In situ monitoring of the adsorption of Co2+ on the surface of Fe3O4 nanoparticles in high-temperature aqueous fluids
Developing an understanding of the reaction processes occurring at the surface-fluid interface at the atomic level of nanostructured materials in high-temperature aqueous environments is necessary for establishing general principles of behavior of nanomaterials operating in such extremes. In situ Co K-edge X-ray absorption spectroscopy (XAS) measurements were made on Fe 3O4 nanoparticles in the presence of Co2+ ions in aqueous fluids to 500 °C and approximately 220 MPa. The results from analysis of the in situ EXAFS data, along with SEM-EDX spectra measured from reacted nanoparticles, indicate that adsorption of Co2+ ions on the surface of Fe3O4 nanoparticles is negligible at temperatures below 200 °C but becomes significant in the 250-500 °C temperature range. The low reaction temperature threshold of the Co2+ aqua ion with Fe3O4 nanoparticles is consistent with a relatively low value of the crystal field stabilization energy (CFSE) of Co 2+ in octahedral site symmetry in spinels. Modeling of the pre-edge feature of the XANES and analysis of the extended X-ray absorption fine structure (EXAFS) shows that Co2+ adsorbs predominantly on octahedral sites of the surface of nanoparticles in aqueous fluids. Structural analyses using EXAFS and high resolution TEM show that the inverse spinel structure is preserved in the Co-incorporated surface atomic layers of the Fe 3O4 nanoparticles. Our results suggest that the dissolved radioactive isotope 60Co in the primary cooling loop of supercritical water-cooled nuclear reactors have a high likelihood of precipitating on the surfaces of spalled ferrite nanomaterial.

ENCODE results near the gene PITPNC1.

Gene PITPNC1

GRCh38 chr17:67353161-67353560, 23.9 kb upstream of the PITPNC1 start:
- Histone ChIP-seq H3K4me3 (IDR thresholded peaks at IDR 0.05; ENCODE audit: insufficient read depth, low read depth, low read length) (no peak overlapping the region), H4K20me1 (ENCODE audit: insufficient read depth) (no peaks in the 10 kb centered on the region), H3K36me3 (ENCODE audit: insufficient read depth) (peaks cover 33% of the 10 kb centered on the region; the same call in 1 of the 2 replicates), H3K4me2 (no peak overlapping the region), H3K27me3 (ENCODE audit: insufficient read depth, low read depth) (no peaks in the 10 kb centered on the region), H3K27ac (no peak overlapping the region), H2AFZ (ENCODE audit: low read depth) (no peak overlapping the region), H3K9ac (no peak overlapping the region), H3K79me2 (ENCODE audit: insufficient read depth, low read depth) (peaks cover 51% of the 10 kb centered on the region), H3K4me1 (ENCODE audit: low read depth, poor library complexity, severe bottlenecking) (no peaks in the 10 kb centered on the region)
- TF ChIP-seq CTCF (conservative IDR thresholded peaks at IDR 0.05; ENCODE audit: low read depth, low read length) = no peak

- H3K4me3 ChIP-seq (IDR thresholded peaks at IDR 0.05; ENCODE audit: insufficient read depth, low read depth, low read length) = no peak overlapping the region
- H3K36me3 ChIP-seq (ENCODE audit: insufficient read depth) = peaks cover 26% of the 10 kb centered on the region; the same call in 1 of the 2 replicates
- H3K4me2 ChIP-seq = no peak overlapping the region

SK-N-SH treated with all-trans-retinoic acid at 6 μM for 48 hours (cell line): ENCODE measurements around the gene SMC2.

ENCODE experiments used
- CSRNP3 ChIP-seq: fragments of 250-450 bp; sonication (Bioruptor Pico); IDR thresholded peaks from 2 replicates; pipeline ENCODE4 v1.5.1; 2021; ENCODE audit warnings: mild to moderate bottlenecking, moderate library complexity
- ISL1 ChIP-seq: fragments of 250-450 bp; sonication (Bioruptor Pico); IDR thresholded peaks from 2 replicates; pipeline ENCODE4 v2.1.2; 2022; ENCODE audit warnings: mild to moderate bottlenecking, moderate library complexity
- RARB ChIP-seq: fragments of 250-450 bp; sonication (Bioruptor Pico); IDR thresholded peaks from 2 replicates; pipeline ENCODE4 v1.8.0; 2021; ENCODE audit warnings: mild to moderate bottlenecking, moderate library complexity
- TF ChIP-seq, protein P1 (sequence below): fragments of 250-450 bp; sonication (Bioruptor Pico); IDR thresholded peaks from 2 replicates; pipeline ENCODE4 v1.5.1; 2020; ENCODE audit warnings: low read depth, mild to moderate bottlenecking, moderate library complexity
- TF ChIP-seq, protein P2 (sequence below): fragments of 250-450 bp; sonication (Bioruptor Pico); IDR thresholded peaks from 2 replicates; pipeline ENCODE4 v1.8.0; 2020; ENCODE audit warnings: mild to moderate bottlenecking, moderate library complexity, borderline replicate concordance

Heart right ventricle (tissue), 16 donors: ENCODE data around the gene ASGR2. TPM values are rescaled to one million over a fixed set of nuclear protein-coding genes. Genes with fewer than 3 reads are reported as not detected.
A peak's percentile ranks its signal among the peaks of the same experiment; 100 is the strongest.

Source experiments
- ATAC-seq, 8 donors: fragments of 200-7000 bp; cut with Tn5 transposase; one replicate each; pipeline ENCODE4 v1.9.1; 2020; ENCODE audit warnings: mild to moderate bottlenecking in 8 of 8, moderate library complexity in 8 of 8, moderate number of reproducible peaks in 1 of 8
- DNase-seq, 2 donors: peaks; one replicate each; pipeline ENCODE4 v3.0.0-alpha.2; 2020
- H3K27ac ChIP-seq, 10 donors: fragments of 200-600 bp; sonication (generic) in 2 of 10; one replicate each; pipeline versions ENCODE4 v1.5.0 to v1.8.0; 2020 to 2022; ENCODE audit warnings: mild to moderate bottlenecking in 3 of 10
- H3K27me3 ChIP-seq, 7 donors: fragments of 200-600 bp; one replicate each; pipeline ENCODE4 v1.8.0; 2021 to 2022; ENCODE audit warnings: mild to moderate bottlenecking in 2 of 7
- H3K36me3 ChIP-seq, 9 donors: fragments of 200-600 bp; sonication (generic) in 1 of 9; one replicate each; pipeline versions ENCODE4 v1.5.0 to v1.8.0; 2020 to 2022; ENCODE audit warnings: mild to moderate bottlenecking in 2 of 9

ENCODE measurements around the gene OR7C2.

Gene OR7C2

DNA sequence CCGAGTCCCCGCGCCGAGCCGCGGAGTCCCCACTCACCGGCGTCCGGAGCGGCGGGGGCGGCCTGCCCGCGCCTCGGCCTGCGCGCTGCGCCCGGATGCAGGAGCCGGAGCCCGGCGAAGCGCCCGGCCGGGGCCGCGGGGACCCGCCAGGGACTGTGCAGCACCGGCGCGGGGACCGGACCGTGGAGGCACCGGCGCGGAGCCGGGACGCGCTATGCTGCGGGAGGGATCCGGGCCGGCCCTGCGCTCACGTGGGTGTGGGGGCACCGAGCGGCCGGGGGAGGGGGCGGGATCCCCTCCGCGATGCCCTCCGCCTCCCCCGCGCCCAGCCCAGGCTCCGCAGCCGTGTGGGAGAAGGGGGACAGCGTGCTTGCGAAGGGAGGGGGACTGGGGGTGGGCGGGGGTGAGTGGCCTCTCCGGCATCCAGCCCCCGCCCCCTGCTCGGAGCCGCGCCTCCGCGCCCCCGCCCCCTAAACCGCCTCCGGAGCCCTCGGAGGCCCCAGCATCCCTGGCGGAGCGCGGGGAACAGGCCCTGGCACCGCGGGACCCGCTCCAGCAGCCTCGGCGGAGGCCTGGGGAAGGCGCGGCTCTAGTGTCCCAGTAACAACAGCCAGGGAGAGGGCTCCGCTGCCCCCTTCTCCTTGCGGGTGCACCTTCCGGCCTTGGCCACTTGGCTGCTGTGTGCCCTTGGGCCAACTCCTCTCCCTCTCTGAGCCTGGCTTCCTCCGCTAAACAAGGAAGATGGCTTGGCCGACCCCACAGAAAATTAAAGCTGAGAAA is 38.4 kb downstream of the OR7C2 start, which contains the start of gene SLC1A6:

Physics, Astronomy, and Materials Science
Adsorption, Electron microscopy, Nanostructures, Oxides, Surfaces, XAFS
Yan, Hao, Robert A. Mayanovic, Joseph W. Demster, and Alan J. Anderson. "In situ monitoring of the adsorption of Co2+ on the surface of Fe3O4 nanoparticles in high-temperature aqueous fluids." The Journal of Supercritical Fluids 81 (2013): 175-182.
Journal of Supercritical Fluids